Week 2: Snowman
1) BUILD A SNOWMAN: If you have snow, head outside (or bring a small bin of snow inside) and see what you can create. If you don’t have snow, use play dough, blocks, marshmallows or whatever you have on hand to see what kind of snowman you can create.
2) MAKE A TORN PAPER SNOWMAN: Tearing paper is great fine motor practice. Have kids tear bits of white scrap paper. Then use blue or black paper as the background and have kids glue on their bits to make a snowman. Decorate with additional features.
3) SNOWMAN WRITING: Get kids thinking about what it would be like to be a snowman. (Read Snowmen at Night by Caralyn Buehner if you have it.) Draw and write about one thing your child thinks snowmen do at night while we’re sleeping.
Snowman Activities from the Free Printable January Activity Calendar
Snowman Art-Using different materials to paint is such an enriching experience for kids. They can experiment with making different designs and patterns, and it encourages them to think a bit outside the box. In this snowman art project we used one of our favorite art techniques, PAINTING WITH POM POMS. It’s perfect for little ones working on those fine motor muscles, and even big kids love seeing the designs they can make with the pom poms.
Melting Snowman Science-While it may not be practical to build a snowman indoors, you can bring some of the sensory fun inside with this icy snowman decorating activity. Then turn it into a science investigation to see how quickly you can make your snowman melt.
Indoor Snowman Pretend Play– For this activity we’re bringing the snowman play indoors again with this easy snowman decorating play set . Kids can have fun decorating their own indoor snowman OVER and OVER again…without all the cold! It’s also great for helping little ones:
- practice fine motor skills
- learn about facial features and body parts
- develop oral vocabulary
Counting Snowballs-This activity is perfect as a busy bag. Busy bags can be a very convenient way to incorporate some hands-on learning time…and you can take them on the go! Inside this snowman counting busy bag your little ones can dive into a lot of different learning opportunities.
Snow Play Dough Invitation-Play dough invitations are a staple around here! I love them because they take just a few minutes to set up but lead to TONS and TONS of play and learning. They’re also great for mixed age groups. All kids will interact with the materials in their own unique way.
Snowman Preschool Lesson Plans
Week 3: Snowflakes
1) Q-TIP SNOWFLAKES: Grab some cotton swabs. Cut some of them into smaller bits. Set out the bits and some whole cotton swabs with paper and glue. Let kids create their own snowflake art.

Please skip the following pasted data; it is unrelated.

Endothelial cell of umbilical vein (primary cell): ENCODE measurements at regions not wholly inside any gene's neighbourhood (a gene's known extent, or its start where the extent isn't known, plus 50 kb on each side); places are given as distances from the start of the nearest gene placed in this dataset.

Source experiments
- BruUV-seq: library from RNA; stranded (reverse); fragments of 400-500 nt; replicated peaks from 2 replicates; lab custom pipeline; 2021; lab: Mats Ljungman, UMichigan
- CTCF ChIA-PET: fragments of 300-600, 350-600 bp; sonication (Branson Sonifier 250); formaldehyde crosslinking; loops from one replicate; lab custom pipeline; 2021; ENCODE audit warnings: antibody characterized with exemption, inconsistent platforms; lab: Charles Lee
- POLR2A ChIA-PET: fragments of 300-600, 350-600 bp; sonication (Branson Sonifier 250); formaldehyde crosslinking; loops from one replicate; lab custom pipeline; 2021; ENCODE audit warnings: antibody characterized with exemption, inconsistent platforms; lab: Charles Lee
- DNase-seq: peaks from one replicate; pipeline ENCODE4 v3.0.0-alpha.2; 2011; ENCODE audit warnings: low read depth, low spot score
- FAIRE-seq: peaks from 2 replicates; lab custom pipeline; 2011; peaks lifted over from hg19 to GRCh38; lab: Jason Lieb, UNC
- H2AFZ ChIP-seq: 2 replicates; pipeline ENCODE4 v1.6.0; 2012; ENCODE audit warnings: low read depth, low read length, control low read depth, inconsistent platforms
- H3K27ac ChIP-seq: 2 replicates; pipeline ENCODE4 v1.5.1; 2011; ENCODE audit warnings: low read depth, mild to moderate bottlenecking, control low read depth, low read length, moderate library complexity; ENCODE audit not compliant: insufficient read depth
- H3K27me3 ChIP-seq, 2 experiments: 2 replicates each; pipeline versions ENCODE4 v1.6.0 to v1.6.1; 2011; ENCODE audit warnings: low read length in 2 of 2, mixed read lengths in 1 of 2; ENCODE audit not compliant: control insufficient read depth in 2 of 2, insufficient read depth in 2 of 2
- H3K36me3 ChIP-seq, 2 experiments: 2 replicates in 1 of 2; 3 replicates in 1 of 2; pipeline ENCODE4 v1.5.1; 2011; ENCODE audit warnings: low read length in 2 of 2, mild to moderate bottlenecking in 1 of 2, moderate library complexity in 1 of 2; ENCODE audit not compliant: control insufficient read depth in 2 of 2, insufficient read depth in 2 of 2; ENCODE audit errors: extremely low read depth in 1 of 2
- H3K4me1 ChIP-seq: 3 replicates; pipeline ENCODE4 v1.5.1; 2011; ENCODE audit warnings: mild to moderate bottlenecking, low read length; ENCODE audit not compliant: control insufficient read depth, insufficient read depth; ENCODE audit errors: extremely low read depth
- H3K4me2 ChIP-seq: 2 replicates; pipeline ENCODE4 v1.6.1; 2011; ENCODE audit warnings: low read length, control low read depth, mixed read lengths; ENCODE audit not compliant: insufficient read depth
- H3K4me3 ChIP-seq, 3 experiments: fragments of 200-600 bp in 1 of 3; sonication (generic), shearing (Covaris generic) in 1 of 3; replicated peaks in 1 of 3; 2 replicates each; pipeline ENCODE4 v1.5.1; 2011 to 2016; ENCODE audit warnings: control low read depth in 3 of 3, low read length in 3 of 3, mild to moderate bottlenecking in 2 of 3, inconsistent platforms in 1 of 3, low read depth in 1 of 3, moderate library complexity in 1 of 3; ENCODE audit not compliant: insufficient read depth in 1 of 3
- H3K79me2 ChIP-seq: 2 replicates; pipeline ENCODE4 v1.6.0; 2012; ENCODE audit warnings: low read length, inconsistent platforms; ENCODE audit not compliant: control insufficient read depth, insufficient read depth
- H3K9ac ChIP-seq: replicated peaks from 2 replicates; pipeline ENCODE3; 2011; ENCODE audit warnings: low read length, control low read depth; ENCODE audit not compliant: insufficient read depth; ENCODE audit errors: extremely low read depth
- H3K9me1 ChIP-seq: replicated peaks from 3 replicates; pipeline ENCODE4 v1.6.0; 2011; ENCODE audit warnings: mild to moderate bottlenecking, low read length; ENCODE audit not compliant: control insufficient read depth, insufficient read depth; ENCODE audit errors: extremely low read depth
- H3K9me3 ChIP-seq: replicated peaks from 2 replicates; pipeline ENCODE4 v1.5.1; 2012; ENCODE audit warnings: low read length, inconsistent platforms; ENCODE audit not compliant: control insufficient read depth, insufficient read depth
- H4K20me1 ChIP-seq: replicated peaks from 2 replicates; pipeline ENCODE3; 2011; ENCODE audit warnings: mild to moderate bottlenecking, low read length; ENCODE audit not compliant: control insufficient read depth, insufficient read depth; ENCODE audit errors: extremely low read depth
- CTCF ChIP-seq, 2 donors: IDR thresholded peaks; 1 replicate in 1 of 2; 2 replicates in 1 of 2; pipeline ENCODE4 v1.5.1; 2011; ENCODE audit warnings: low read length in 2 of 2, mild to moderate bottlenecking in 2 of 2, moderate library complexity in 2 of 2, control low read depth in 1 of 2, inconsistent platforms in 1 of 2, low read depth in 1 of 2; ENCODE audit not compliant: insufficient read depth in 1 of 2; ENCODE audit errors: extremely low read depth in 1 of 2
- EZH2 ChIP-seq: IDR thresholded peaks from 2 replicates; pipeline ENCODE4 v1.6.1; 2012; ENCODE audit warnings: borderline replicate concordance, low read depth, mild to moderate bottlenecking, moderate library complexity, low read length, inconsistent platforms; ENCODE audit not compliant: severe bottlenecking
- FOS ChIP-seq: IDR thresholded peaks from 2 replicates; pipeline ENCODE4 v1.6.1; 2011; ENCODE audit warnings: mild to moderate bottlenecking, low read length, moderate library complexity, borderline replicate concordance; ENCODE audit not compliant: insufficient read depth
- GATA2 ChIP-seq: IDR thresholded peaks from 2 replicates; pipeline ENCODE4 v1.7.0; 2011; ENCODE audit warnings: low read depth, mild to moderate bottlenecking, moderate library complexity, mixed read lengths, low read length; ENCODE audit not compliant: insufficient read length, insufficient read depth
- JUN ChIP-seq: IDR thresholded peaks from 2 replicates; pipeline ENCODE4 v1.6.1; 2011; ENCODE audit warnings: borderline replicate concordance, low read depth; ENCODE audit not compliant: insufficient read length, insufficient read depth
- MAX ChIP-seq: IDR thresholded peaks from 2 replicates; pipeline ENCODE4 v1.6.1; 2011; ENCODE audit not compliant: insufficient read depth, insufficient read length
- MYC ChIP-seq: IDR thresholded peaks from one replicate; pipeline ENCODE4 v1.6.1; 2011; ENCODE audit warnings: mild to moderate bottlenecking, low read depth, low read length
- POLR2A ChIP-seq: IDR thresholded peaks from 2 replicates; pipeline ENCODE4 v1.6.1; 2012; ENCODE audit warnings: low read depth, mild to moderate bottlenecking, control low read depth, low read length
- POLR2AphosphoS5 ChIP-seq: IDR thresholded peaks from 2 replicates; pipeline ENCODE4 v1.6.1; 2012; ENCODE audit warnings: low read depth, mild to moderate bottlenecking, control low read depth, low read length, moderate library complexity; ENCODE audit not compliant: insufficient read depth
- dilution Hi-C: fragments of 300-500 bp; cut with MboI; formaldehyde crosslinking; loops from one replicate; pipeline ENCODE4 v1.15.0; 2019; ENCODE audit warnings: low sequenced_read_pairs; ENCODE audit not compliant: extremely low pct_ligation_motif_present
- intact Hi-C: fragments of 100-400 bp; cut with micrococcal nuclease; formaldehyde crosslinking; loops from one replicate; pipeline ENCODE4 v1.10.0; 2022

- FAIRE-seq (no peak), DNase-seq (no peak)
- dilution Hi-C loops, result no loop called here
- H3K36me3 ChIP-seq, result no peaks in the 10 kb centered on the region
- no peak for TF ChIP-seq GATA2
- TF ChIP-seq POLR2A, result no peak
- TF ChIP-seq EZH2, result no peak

2) BE A SNOWFLAKE: Little ones LOVE to pretend. This week pretend to be a snowflake. Have them FLUTTER around slowly like a snowflake gliding through the air. Then pretend the wind has picked up as a snowstorm rolls in and have kids SWIRL wildly in the wind. As spring approaches have them MELT into the ground. Not only is this FUN. It’s also great for movement and an opportunity to discuss rich vocabulary words. As an added touch you could also play some classical music to go along with the activity.
3) SNOWFLAKE SCAVENGER HUNT: Use paper snowflakes or manipulatives you have (keep a mental note of how many you’ve hidden so you know whether you find them all). Hide them around the room for kids to find. Once they think they’ve got them all, work together to count the set and make sure no snowflakes were lost. (This one seems SO simple, but my kids will beg to do these easy scavenger hunts OVER and OVER again!)
Snowflake Activities from the Free Printable January Activity Calendar
Snowflake Art & Math Reader-We love combining a variety of learning skills into one activity. With this free printable kids get to create art, practice counting, and work on reading. Now that’s a win!
Craft Stick Snowflake Art & Math-With just a handful of popsicle sticks kids can have fun creating their own snowflake art and practicing symmetry.
Snowball Water Play-Where we live it’s highly unlikely we’ll ever have a real snow day, but that doesn’t mean we can’t create our own fun with snowflakes and snowballs. Whether you live in a warmer climate like us or just want a fun indoor winter activity for your little ones, this snowy water play is a hit with toddlers and preschoolers.
Snowflake Blotto Art-Blotto art projects fascinate kids (and adults too!). Each one is unique, and opening up the new design each time is always a fun surprise.
Snowflake Segmentation-Developing phonemic awareness is a crucial component to later reading and writing success, but don’t worry. Many early childhood activities like singing songs, reciting nursery rhymes and more help kids with these important skills. There’s a full continuum of phonological and phonemic awareness skills that kids progress through. Use our free printable snowflake segmentation mats and these steps to practice with your kids one on one or in a small group.